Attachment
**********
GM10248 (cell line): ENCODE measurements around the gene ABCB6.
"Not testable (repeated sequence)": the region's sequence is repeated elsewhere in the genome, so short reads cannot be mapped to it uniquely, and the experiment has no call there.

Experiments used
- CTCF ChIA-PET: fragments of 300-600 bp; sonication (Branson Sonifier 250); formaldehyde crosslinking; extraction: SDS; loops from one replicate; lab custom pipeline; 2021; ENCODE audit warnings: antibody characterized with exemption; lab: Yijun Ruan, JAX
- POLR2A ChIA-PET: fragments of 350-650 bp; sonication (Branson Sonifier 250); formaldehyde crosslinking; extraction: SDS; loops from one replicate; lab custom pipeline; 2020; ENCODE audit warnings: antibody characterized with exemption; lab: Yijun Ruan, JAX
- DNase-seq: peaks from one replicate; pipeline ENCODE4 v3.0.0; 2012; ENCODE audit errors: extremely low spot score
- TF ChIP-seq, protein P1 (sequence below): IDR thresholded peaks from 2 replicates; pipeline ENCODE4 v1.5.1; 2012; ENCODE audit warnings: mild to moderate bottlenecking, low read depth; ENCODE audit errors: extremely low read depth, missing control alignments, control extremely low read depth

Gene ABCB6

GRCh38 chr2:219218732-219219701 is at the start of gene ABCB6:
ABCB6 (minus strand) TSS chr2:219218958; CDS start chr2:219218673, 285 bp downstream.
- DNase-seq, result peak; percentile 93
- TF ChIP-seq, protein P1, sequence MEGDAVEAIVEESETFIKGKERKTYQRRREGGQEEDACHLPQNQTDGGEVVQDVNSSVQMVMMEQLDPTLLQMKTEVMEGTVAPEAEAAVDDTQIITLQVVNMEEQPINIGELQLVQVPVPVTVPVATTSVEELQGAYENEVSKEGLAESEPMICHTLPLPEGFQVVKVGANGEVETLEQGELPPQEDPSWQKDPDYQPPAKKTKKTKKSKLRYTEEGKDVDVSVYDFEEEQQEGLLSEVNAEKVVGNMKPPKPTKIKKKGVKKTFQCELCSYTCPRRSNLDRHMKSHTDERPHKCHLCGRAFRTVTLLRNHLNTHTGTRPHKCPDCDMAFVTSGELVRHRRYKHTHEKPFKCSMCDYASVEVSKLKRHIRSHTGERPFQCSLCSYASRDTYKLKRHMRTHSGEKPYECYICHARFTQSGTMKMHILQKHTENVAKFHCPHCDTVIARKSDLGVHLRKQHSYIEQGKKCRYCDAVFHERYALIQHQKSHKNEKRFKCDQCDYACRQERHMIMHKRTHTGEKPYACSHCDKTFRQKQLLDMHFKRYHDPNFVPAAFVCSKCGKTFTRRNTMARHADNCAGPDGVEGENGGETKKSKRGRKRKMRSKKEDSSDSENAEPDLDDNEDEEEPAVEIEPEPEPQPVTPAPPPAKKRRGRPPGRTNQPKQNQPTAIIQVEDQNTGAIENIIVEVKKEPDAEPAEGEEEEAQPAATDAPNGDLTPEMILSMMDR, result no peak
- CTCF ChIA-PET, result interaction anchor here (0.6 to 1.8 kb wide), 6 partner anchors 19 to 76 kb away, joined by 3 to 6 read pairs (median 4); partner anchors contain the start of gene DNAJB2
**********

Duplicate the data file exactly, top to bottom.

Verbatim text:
GM10248 (cell line): ENCODE measurements around the gene ABCB6.
"Not testable (repeated sequence)": the region's sequence is repeated elsewhere in the genome, so short reads cannot be mapped to it uniquely, and the experiment has no call there.

Experiments used
- CTCF ChIA-PET: fragments of 300-600 bp; sonication (Branson Sonifier 250); formaldehyde crosslinking; extraction: SDS; loops from one replicate; lab custom pipeline; 2021; ENCODE audit warnings: antibody characterized with exemption; lab: Yijun Ruan, JAX
- POLR2A ChIA-PET: fragments of 350-650 bp; sonication (Branson Sonifier 250); formaldehyde crosslinking; extraction: SDS; loops from one replicate; lab custom pipeline; 2020; ENCODE audit warnings: antibody characterized with exemption; lab: Yijun Ruan, JAX
- DNase-seq: peaks from one replicate; pipeline ENCODE4 v3.0.0; 2012; ENCODE audit errors: extremely low spot score
- TF ChIP-seq, protein P1 (sequence below): IDR thresholded peaks from 2 replicates; pipeline ENCODE4 v1.5.1; 2012; ENCODE audit warnings: mild to moderate bottlenecking, low read depth; ENCODE audit errors: extremely low read depth, missing control alignments, control extremely low read depth

Gene ABCB6

GRCh38 chr2:219218732-219219701 is at the start of gene ABCB6:
ABCB6 (minus strand) TSS chr2:219218958; CDS start chr2:219218673, 285 bp downstream.
- DNase-seq, result peak; percentile 93
- TF ChIP-seq, protein P1, sequence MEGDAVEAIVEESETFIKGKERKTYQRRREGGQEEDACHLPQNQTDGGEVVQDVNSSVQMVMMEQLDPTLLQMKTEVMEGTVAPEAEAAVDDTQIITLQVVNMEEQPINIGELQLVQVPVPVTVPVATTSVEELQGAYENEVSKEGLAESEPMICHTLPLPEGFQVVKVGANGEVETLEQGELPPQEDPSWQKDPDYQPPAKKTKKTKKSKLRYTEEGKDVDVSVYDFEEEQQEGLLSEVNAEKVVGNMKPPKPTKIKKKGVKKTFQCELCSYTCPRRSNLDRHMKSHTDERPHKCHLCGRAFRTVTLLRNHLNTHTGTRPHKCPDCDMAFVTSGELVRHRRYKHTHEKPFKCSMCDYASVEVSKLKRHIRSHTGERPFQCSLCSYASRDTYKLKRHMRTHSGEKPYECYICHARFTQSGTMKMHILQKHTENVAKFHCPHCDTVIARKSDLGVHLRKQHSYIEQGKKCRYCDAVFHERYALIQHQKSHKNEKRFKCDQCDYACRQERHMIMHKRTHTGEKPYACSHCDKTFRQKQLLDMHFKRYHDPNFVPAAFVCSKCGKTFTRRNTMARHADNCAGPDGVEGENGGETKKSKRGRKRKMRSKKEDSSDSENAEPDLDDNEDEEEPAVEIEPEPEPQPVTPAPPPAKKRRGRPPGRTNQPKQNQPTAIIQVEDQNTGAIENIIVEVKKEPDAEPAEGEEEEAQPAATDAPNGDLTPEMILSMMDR, result no peak
- CTCF ChIA-PET, result interaction anchor here (0.6 to 1.8 kb wide), 6 partner anchors 19 to 76 kb away, joined by 3 to 6 read pairs (median 4); partner anchors contain the start of gene DNAJB2